I'm down in Raleigh- your boy Scott Henry is coming down here next week.
www.recess.co.uk has some good advice on there for beginners... also check out www.djforum.com to meet other beginners and some old hands..

Totally agree about getting 2nd hand technics - you'll be able to learn a lot faster on good decks!

Best of luck - and beware - DJing will take over your life!!
Thanx 4 all the tips and advice you;ve all been very helpful. Il definitly visit the websites and hope to get set up as soon as possible!!
Cheers, have fun, loadz of luvvin Mis_behavin xxxxxxxxxxxxxx
Hi there
I am a girl who has been djing for about 8 yrs now
first bit of advice, enjoy yourself while learning.
It might get to you at first when you can't do it properly, just enjoy the music your playing and stick with it.
There are lots of things to learn when starting out, I have taught a few friends myself i usually start with
1. Beat mixing- this is the basic skill and i'm sure they will teach you this first on the course, get your cue-ing up technique perfected first ( when you start the record off ). Get into the habit of counting beats, 4 by 4 is your regular house beat and is easiest to learn. Depending on how much you practice depends on how quick you can do it and perfect it until you can get to the stage of mixing, watching tv and having a conversation at the same time ( eventually after a long time it all happens in the subconsious )
2. Finding musical patterns and bass lines - You will find certain musical patterns and basslines go well with some songs than others and matching the right ones you will give you a better mix,
3. Tricks - using the crossfader and volume sliders to add a little extra to the mix, you should start to learn this sort of thing after you perfect beat mixing as otherwise it will only complicate things.
4. EQ - using the bass mid and treble while mixing can even out the mix so it is more smooth and sounds better. Also u can try blowing your speakers up by turning the treble up to the max while playing higher state of consiousness.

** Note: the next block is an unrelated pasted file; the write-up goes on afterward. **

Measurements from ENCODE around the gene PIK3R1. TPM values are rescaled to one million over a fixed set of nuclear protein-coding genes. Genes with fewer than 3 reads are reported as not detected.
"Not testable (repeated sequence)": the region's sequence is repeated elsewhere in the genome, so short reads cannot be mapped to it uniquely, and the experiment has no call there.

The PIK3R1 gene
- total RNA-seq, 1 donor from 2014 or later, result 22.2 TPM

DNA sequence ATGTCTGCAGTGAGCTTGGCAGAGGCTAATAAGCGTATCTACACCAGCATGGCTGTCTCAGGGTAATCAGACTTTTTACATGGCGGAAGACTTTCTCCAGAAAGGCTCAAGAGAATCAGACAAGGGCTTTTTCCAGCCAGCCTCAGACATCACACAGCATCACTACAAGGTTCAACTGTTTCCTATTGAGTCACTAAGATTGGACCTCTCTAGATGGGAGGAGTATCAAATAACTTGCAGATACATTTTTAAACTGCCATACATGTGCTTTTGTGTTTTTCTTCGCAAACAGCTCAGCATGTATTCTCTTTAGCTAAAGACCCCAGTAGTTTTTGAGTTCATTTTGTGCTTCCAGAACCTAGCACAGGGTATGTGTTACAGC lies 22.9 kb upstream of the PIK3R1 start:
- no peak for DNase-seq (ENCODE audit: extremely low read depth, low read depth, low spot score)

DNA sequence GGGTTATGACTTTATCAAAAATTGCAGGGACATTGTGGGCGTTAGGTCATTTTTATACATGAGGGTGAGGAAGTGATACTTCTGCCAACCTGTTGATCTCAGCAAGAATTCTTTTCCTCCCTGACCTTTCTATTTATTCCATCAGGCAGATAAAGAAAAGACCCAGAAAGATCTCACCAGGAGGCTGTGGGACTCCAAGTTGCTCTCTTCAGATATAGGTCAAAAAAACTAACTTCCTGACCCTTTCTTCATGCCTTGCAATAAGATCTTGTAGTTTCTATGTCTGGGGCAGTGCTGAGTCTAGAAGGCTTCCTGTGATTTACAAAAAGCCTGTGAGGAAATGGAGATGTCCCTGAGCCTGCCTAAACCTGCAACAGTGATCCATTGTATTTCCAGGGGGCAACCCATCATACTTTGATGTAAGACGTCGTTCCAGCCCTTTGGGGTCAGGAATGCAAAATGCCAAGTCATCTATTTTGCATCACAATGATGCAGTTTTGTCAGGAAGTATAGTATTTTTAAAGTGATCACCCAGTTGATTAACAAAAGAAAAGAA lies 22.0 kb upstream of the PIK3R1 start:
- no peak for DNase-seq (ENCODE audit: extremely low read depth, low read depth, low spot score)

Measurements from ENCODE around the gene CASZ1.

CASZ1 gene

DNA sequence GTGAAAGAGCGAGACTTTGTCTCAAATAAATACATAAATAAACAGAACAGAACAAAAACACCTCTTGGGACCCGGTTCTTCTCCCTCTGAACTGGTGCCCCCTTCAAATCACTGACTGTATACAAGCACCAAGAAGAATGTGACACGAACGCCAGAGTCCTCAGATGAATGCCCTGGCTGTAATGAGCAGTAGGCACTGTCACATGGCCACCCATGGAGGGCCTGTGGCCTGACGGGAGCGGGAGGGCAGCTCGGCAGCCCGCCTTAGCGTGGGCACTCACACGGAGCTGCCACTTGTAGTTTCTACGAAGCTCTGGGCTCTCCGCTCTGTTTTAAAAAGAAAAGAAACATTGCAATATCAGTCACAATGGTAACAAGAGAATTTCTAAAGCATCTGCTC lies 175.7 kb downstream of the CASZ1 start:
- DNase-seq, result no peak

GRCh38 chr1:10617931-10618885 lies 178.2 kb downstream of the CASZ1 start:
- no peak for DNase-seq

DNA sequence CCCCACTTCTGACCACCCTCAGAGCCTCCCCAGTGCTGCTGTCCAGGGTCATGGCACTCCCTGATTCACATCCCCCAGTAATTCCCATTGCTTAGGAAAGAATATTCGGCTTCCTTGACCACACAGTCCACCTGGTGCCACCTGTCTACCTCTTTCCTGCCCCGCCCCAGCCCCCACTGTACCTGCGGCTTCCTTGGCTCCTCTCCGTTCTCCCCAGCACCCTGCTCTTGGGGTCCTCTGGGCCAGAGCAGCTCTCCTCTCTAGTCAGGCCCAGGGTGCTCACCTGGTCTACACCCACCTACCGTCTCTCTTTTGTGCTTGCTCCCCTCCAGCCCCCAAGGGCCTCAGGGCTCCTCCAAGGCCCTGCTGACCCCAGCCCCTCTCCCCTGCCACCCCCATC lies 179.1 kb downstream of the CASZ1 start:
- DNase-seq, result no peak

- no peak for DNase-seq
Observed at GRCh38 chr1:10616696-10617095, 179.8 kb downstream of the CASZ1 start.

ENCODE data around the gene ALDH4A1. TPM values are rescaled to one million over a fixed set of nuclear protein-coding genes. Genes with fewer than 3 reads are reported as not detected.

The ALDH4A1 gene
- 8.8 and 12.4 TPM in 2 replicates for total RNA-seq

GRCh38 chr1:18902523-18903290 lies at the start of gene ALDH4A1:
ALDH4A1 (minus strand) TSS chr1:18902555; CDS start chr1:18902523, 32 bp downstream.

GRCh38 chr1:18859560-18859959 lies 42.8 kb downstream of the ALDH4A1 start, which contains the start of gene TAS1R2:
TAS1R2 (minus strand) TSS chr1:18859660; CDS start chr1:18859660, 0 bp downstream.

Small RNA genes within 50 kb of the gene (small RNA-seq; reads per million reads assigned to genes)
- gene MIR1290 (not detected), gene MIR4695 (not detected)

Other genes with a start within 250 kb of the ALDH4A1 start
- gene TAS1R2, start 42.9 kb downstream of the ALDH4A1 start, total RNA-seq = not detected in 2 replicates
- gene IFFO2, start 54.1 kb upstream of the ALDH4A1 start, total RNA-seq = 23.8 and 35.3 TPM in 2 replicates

5. Playing to people - Once you have learned all that or even some of that, the hardest thing is playing out. Judging the atmosphere and creating the correct vibe for the night is THE most important thing in DJing. From playing the right records to putting them in the right order . If you know a club well then it makes it easier because you know the style of things. If i'm playing somewhere i don't know then I have a look and see what sort of people and music are there.
Getting work is difficult when you are starting out, get to know the right people, its not what u know, its who you know. Start somewhere small and if people like you then your on your way.

Most important thing is to buy plenty of records and enjoy yourself, I have loved Djing whether i have been on my own with friends or in a club.
just get some decks and start buying the music your interested in. the rest will follow if u have a passion for the music.


do u work for DJ? do u know ben edwards?

Tom Leeds said:
just get some decks and start buying the music your interested in. the rest will follow if u have a passion for the music.


do u work for DJ? do u know ben edwards?


I own www.dj-mag.com which is an independent site.
Ben Edwards arrived in Ibiza over the weekend to start work on the first of the three DJmag Ibiza supplements :D
Missy AJ said:
Ben Edwards arrived in Ibiza over the weekend to start work on the first of the three DJmag Ibiza supplements :D

yeah he's a friend of mine! met him last year in ibiza thru mates and turns out he leaves with friends of mine who live in london who worked in ibiza 2 yrs ago. tis a small world!!!

no wonder he hasn't replied to my e-mail.
he was meant to come review our night in leeds (www.spinleeds.com)

i'll catch him over there.

miss AJ: CD is in post!

I will say that (maybe I'm a bit of a Technics fan :lol: ) but the Tecknics 1210 direct drives. these are expensive and I think they do start about £1600 a pair, but their worth it, my mate who own's own mobile djing stuff swears by them.